TSB’s chief executive Paul Pester has vowed that none of the lender’s customers will be left out of pocket as a result of its disastrous IT migration.
The financial giant’s digital platform’s have been largely out of action since Saturday and only came back online in the early hours of Wednesday morning.
Customers reported being locked out of the platforms and unable to make payments. In some cases, those who could log in were reportedly given access to other customers’ accounts.
The fiasco has courted attention from the Financial Conduct Authority and the Information Commissioner’s Office, and been described as an “IT meltdown” by the chair of the Treasury select committee, Nicky Morgan.
In a series of tweets posted on Tuesday, Pester said he was “deeply sorry” for the issues customers were facing and that they can “rest assured that no one will be left out of pockets as a result” of the bungled migration.
He tweeted again at 3:40am on Wednesday morning to confirm that the company’s mobile banking app and online banking services were back online, although access to accounts is being restricted to prevent the servers from crashing.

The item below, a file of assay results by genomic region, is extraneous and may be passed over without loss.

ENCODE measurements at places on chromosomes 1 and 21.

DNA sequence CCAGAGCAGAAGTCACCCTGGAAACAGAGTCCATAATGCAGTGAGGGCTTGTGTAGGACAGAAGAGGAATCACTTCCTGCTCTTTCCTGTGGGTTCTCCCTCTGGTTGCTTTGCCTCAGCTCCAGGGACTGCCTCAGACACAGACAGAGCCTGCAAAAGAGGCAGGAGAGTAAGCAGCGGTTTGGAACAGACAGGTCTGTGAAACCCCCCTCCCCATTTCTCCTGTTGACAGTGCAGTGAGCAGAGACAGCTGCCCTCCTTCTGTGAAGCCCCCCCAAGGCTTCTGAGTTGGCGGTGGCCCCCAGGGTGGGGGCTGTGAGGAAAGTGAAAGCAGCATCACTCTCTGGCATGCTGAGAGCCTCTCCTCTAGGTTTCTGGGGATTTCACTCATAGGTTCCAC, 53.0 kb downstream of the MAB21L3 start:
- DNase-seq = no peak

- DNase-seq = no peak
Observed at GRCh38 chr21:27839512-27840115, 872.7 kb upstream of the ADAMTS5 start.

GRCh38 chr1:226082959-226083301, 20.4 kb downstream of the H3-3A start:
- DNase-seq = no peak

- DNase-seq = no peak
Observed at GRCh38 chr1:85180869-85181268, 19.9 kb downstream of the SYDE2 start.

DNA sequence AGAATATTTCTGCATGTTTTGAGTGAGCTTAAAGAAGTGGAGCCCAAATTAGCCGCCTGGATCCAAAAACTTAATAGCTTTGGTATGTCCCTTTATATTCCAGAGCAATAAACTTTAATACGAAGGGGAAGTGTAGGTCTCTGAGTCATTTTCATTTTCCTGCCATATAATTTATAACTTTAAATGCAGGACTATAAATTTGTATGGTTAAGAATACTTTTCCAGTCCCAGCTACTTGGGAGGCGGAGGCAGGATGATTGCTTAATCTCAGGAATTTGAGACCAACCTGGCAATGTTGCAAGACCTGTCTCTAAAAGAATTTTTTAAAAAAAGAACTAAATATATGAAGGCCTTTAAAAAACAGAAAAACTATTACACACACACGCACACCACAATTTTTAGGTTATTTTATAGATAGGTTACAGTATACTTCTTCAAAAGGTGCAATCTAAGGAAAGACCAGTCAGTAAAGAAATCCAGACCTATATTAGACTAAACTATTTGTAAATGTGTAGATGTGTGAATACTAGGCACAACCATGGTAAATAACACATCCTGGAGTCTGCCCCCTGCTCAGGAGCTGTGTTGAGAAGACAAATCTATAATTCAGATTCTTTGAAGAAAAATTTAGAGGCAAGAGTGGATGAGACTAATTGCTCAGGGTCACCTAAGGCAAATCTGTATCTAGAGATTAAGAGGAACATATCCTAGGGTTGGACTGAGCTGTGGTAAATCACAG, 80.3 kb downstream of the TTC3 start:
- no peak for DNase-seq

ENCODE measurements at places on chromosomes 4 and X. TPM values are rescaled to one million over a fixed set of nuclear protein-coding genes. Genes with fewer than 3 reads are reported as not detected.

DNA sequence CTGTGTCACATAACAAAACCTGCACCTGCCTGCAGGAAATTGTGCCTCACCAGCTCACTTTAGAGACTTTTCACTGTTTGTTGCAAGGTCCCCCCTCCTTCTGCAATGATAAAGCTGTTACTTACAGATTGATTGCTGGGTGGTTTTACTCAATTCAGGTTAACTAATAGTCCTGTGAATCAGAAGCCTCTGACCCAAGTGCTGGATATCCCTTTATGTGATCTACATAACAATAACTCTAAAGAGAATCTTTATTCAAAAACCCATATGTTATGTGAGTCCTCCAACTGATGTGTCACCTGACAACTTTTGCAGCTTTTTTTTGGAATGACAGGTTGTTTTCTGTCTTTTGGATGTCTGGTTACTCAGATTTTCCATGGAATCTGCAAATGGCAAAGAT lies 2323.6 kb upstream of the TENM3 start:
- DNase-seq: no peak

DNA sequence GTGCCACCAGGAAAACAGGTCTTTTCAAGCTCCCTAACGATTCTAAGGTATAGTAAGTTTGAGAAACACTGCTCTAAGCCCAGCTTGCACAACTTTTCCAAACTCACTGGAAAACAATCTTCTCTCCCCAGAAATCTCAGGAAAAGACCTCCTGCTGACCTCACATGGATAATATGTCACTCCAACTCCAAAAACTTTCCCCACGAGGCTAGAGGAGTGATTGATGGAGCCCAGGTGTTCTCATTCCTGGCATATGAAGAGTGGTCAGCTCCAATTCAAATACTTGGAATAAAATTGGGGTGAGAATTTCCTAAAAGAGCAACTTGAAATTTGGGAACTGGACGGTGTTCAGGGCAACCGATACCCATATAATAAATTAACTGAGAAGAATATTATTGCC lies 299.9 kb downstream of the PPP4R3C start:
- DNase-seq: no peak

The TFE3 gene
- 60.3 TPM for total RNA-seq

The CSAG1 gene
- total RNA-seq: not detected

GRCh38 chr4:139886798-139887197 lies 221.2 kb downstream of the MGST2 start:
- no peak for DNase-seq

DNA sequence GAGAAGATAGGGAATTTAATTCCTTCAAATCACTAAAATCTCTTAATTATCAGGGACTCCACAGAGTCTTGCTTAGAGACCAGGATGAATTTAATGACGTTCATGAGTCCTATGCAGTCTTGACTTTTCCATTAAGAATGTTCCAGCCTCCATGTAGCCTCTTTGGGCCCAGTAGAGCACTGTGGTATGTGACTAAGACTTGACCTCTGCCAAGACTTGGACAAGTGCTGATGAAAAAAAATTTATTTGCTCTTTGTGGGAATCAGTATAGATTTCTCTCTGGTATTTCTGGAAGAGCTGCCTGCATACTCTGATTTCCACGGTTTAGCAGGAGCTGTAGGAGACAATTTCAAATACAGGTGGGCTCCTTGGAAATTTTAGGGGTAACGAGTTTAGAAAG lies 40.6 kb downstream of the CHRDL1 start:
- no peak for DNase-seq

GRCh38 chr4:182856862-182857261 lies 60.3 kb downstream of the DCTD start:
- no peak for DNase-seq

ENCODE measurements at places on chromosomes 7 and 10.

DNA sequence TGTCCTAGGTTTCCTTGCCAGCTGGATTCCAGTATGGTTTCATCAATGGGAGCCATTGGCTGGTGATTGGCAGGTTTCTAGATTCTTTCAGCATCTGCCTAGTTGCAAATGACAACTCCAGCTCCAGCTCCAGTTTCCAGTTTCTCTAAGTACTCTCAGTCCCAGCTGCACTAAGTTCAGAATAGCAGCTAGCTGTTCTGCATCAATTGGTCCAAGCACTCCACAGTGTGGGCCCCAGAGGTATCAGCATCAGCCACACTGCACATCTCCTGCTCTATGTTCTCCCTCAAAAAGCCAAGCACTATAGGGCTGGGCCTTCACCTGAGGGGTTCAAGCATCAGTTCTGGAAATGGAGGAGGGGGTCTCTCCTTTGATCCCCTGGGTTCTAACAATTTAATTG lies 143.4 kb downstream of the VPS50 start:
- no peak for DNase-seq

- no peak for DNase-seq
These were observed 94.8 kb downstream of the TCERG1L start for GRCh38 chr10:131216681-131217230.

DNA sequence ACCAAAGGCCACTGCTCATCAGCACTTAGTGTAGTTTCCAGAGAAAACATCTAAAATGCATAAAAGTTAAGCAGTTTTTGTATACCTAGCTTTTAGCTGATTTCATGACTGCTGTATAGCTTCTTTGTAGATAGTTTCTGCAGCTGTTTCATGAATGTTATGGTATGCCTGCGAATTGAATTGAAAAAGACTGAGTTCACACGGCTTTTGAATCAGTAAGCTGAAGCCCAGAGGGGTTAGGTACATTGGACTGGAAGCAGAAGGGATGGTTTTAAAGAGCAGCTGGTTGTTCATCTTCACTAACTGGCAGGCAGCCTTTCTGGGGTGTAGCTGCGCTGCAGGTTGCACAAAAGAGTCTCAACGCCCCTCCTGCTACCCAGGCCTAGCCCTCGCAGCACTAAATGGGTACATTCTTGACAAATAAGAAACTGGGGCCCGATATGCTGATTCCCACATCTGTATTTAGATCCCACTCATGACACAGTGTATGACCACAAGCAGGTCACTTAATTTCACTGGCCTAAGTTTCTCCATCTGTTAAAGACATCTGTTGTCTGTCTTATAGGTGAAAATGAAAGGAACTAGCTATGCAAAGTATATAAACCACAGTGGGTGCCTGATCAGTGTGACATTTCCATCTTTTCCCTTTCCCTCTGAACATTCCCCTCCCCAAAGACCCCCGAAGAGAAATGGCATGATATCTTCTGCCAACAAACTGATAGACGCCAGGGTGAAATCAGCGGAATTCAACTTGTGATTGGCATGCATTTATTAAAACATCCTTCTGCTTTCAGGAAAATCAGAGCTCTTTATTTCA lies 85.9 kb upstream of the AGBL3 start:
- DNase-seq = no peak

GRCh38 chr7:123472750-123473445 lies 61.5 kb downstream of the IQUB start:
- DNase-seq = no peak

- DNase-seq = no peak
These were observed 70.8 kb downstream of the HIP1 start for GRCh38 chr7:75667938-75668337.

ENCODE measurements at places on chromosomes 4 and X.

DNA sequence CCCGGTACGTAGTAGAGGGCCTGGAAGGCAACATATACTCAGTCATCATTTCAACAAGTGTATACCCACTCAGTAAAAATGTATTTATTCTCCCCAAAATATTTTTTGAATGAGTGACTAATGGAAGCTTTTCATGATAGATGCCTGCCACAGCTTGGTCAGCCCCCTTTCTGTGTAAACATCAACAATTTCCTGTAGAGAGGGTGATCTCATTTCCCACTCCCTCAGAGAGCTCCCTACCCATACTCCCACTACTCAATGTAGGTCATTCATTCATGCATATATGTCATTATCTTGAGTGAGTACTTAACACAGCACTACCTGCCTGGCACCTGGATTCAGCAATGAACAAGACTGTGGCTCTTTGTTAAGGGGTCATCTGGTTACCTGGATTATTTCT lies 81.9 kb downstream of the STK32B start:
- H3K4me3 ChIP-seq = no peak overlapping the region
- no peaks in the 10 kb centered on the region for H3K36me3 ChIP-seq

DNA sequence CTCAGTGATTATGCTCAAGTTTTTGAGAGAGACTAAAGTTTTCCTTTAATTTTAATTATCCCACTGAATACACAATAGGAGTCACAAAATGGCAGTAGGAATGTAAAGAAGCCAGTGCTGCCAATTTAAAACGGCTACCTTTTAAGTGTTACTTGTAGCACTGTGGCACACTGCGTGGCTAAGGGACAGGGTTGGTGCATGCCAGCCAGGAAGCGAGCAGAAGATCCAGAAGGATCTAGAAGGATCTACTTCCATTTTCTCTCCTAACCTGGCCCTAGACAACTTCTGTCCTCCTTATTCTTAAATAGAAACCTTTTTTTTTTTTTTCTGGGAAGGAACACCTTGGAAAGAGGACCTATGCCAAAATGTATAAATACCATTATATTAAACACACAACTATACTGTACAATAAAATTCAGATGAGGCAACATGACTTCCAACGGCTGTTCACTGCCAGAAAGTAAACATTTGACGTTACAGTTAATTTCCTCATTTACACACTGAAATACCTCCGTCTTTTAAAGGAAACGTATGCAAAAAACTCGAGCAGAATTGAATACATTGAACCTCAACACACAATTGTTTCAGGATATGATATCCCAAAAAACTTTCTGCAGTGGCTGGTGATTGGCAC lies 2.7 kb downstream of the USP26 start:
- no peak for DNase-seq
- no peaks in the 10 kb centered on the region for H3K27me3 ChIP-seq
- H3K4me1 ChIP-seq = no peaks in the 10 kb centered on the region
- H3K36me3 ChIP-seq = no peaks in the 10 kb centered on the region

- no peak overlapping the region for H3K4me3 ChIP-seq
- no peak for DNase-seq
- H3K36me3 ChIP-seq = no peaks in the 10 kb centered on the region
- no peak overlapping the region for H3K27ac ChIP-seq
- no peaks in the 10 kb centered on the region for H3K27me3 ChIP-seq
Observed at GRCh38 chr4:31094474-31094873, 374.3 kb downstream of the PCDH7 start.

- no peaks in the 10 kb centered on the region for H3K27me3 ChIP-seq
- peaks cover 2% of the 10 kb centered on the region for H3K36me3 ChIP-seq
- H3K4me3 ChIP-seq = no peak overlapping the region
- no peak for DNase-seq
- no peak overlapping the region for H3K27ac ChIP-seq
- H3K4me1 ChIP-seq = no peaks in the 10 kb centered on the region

TSB has been dependent on the digital platforms of its former owner Lloyds since the two companies split in 2013. It was due to upgrade to a new system over the weekend and had warned customers that services would be offline until 6pm on Sunday. However, it was forced to take its new system offline for almost all of Tuesday to implement fixes.
In a statement, Nicky Morgan said: “The reports of unauthorised transactions, access to other customers’ accounts, and failures of in-branch services have all the hallmarks of an IT meltdown.”
“This is yet another addition to the litany of failures of banking IT systems,” she added. “Potentially millions of customers could be affected by uncertainty and disruption.”